BOMA Phoenix this week named RED Development’s CityScape Phoenix office tower the winner of The Kilowatt Crackdown Award for the most improved ENERGY STAR benchmarked building above 500,000 square-feet in the Greater Phoenix area for 2013.
A highly regarded award, ENERGY STAR measures energy savings using the U.S. Environmental Protection Agency (EPA)’s standards and it is a voluntary program that helps businesses and individuals save money and protect the climate through superior energy efficiency.
Cityscape Phoenix won the award based on its EPA ENERGY STAR rating that improved from 81, which is considered above the national average, to 97 through the 2013 calendar year. A minimum score of 75 is required by EPA to be certified and a score of 81 placed CityScape above average for all US buildings certified. This previous certified score was achieved by RED’s design choices and selection of LEED compliant construction materials of the decisions made during the development phase of the project allowed for the enhanced operations. The score of 97 puts the CityScape Phoenix tower in the top three percentile of all buildings in the U.S.
“RED made the decision to pursue a higher ENERGY STAR rating for the office tower for a variety of reasons including to lower operating costs, reduce greenhouse gas emissions, increase the asset’s value and to fulfil a higher standard of corporate environmental responsibility. Over the past few years, more of our office tenants require sustainable buildings and we are proud to be in the nation’s top percentile,” said Ron Roeske, general manager of CityScape Phoenix.
The work mainly consisted of evaluating all existing aspects of the building’s mechanical systems and verifying each piece of equipment meet the design intent. Upon completion of the mechanical audit the building control system was then evaluated and defined. After these systems were verified, mechanical and control system deficiencies were modified and corrected as required. These corrections were routinely physical repairs and adjustments to non-functioning hardware and mechanical equipment.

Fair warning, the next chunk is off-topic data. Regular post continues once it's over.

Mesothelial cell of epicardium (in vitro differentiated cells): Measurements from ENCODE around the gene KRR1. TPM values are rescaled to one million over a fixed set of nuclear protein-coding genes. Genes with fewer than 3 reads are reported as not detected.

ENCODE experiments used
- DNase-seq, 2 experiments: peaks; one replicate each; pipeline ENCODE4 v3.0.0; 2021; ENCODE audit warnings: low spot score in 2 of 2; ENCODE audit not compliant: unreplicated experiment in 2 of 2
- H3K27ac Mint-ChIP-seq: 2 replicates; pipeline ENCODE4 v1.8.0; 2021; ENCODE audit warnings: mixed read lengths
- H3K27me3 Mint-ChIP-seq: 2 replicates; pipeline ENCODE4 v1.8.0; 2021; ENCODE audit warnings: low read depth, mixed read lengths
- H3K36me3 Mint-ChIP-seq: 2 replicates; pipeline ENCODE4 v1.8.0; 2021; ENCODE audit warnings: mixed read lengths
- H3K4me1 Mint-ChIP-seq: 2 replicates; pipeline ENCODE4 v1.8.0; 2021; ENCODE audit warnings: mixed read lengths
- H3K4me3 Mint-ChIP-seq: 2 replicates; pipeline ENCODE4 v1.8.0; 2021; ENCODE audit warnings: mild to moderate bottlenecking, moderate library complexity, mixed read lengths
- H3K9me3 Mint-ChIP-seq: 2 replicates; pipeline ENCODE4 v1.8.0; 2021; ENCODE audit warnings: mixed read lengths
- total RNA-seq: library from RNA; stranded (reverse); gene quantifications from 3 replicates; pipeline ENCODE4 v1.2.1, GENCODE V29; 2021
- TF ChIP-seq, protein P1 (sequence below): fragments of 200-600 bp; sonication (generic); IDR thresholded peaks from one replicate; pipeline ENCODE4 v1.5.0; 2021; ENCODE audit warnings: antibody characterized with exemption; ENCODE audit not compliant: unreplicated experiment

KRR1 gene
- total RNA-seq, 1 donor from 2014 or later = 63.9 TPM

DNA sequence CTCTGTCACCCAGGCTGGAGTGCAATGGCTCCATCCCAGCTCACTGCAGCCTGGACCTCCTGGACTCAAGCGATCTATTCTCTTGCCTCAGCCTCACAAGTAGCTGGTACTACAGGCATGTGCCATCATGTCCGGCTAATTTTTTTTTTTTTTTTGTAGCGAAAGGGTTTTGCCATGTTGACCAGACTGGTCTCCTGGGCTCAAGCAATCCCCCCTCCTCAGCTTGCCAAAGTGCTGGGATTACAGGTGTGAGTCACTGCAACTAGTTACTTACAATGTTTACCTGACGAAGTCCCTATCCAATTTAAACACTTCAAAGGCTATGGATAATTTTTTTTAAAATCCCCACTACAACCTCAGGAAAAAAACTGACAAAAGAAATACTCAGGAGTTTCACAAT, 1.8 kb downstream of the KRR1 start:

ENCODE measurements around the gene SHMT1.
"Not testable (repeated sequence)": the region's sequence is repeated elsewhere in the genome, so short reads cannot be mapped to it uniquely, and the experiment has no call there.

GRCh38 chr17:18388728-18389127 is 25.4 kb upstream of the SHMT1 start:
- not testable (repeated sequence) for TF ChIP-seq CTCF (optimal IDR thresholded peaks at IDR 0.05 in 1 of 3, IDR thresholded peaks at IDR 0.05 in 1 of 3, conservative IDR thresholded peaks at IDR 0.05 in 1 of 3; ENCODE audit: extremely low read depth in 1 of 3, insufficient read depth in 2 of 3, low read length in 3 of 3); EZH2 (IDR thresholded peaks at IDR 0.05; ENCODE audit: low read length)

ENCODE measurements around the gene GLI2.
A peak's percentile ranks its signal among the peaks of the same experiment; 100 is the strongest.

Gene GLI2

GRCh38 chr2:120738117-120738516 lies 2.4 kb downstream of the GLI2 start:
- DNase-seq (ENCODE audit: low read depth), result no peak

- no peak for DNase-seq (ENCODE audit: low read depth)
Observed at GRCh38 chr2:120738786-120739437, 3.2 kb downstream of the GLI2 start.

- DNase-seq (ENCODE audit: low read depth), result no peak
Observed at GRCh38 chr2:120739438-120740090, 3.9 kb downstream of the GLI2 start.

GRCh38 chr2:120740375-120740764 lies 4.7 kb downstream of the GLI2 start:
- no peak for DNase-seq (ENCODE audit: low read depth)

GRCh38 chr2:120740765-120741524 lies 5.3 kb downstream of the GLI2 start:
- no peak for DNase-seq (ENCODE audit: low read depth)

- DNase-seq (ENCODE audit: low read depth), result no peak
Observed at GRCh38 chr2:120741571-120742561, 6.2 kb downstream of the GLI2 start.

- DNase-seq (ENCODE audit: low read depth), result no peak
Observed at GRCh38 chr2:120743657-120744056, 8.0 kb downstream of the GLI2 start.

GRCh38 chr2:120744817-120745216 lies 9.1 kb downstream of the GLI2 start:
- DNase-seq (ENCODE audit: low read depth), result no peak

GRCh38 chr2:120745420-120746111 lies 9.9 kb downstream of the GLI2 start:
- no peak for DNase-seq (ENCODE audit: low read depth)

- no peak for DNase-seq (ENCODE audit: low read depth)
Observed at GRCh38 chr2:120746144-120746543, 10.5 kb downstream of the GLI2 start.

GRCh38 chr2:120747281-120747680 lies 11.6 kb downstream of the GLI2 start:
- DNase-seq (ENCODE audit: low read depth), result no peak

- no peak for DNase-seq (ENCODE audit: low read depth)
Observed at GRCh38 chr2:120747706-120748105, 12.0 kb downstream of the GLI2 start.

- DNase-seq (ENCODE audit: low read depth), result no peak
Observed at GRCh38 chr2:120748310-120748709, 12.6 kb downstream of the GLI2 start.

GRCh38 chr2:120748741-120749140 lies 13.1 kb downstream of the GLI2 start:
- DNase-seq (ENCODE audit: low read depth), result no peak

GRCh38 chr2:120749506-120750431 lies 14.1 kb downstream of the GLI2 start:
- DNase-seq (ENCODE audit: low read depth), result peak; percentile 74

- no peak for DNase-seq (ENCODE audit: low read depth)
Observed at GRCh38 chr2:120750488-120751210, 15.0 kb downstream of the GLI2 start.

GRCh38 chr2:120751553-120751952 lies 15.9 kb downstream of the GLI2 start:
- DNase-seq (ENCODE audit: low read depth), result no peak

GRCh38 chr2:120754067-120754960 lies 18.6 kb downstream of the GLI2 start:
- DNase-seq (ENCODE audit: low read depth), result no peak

“The process was a lengthy one and was performed with occupant comfort and feedback being a constant consideration. Our CityScape engineering team provided all of the services without the assistance of an outside firm, which was a notable accomplishment,” said Al O’Connor, Corporate Engineer, who led the ENERGY STAR improvement initiatives.
The final, and most productive, component of this work was system integration and optimization of the building automation system (BAS) with the mechanical equipment. Several information metrics including building use, lease requirements, utility trend and pulse report data, local temperature bin and operation history were evaluated. This information was then used to optimize building operations, through programming and schedules, to achieve optimal improvements in energy consumption.
Since 1992, EPA has worked with organizations to help them save money and reduce greenhouse gas emissions by making their buildings and plants more energy efficient. Every year, they’re saving more than $9 billion and preventing nearly 120 million metric tons of greenhouse gas emissions from entering the atmosphere.